Finland, famous for saunas, Sibelius and the world's most successful mobile phone company, gained a less enviable label in the late 20th century: as the CVD (cardiovascular disease) capital of the world and the reason, in part, lay in the soil.
What the Finns reaped in human misery and a massive public health bill, they had also sown in farmland chronically deficient in the trace element selenium, which is thought to have contributed to a massive one in three chance of a middle-aged man dropping dead of heart failure by the time the government acted in 1984. The story of how the Finns cut their mortality rates by 76% in 20 years is not just a sharp lesson in how direct intervention in the food chain and a major education programme can help impact on public health, but it has also been a catalyst for food producers to go, quite literally, back to their roots.
Biofortification or the enhancement of food crops with trace elements through conventional plant breeding, genetic modification, or soil enrichment programmes, is the new "natural science". Billions of dollars are being pumped into research around the world, targeted mainly at helping developing countries where nutrient deficient diets are a major source of disease and where the distribution of supplements is unreliable and uneconomic. But with processors in the West currently tearing up the twin highways of enhanced nutrition and 'clean' labelling, biofortification is playing well to less altruistic interests, too.
In Turkey, the genetic home of wheat on which much of the western world relies for its calories, researchers are busy trying to pump up zinc levels through fertilizer applications. But it's selenium, an antibody booster and key player in heart health and fertility that has attracted most investment.
"The case can be made for a lot of elements, such as magnesium, iron and zinc, but selenium is the best example of a developed-world situation where there's a deficiency," says Professor Martin Broadley of the plant science division at the UK's Nottingham University, part of a government-backed LINK project looking at enriched wheats. And it's sufficiently commercially interesting to entice upmarket retailer Marks & Spencer to partner agronomists in developing selenium-fed grain for bread - a key source of the mineral in the UK diet until millers reversed the ratio of imported to home-grown grain used in the grist and, unwittingly, helped cut the nation's selenium consumption to almost half of what it should have been.
"We're not advocating nationwide biofortification," stresses Broadley, but in Finland, where the government made it mandatory for fertilizers to contain selenium after dietary intake levels plummeted to less than 25mg/day against a recommended 60-75mg/day, there was a five-fold increase in the average Finn's consumption with little, if any, opposition to the "Big Brother" policy by industry or consumers.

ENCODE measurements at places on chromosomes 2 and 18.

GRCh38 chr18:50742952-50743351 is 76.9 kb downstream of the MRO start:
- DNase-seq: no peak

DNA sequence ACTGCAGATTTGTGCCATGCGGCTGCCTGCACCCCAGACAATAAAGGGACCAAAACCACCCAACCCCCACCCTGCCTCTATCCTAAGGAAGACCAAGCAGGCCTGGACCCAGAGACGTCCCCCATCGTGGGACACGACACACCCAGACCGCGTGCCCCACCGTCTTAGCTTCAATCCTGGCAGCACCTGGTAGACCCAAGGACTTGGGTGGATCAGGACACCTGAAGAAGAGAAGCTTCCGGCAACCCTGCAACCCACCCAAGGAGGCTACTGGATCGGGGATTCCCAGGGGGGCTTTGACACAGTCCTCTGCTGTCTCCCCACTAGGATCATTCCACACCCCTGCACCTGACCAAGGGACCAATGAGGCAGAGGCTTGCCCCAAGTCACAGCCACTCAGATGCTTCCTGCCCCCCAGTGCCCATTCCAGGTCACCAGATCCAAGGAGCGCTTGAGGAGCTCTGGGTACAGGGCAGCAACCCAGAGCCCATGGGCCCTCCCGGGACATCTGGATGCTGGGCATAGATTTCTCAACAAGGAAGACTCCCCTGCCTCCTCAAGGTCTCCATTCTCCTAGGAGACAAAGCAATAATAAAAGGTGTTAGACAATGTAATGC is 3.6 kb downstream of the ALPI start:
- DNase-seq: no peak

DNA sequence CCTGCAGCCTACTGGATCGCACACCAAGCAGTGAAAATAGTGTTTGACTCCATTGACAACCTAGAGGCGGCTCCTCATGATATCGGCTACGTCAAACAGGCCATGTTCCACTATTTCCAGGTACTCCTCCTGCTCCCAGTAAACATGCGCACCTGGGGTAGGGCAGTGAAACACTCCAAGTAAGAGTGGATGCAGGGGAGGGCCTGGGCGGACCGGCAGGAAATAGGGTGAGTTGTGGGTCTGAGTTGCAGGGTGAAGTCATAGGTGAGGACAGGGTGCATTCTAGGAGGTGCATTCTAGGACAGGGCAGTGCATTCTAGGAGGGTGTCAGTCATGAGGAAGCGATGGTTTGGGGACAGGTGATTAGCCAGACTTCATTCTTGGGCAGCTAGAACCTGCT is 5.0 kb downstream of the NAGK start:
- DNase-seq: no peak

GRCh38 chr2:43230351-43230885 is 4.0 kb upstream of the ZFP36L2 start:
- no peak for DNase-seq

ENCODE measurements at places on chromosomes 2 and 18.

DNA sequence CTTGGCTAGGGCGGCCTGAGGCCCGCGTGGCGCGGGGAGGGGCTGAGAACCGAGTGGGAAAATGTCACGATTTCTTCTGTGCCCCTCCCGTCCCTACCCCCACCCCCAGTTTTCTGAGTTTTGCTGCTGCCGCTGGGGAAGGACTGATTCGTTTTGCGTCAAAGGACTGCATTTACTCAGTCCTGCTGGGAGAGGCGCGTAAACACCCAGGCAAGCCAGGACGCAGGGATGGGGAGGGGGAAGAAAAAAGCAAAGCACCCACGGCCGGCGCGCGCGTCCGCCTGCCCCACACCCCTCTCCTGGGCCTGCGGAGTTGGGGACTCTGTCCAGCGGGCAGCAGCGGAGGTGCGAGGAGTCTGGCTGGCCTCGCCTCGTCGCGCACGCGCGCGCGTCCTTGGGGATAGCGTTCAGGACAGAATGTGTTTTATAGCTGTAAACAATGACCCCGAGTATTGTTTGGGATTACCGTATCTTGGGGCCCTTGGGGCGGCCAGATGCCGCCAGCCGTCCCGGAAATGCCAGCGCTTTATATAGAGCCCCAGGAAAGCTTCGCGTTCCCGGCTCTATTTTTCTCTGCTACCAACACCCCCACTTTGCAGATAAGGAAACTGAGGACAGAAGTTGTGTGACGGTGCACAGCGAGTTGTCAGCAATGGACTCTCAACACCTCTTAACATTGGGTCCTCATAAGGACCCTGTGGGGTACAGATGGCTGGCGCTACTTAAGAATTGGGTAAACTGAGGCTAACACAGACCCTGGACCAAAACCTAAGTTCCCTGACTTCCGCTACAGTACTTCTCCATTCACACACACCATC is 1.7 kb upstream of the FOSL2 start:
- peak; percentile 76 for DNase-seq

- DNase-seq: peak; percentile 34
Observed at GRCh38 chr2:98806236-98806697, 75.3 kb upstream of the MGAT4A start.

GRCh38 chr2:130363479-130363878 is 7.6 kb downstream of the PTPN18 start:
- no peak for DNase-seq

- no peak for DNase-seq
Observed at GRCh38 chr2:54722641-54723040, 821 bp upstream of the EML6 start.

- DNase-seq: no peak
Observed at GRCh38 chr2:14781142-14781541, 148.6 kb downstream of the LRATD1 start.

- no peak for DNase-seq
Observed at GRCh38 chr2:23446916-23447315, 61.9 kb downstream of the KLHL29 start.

"It's like the fish oils in school argument," says Broadley. "We are basically dealing with an ethical experiment. It's unethical not to do it and, it could be argued, it's unethical to do it."
The UK government, which part funds the project, maintains it has a purely academic interest in the outcome. But it is worth remembering that the Food Standards Agency's advisors are backing calls for mandatory fortification of flour with synthesised folate to reduce the comparatively small risk of neural birth defects, while direct intervention in food development to achieve public health goals is still a live debate at European level. EU-supported work on plants producing omega-3 fish oils (the Lipgene project) is a case in point.
Pentti Aspila of MTT AgriFood Research Finland, who was involved in the selenium project during the 1980s and 1990s, recalls the public panic that followed headlines linking low levels of the mineral with heart disease and the relief among consumers when government took decisive action. "All kinds of people were making selenium preparations and we almost lost control of it," he says. "Some people might have had too much and others not enough."
The decision to legislate on enrichment of crops at farm level wiped out any competitive advantage for manufacturers selling selenium-fortified products, but it also relieved them of the burden of storing highly toxic materials - a concern that has been raised in relation to folate.
The European Food Safety Authority recently concluded it was extremely unlikely that people could overdose on selenium. But it's powerful stuff. It took just 5-10g per hectare to significantly boost the concentration in 125 Finnish foodstuffs, including meat, dairy and fruit, with a 10-fold increase in wheat.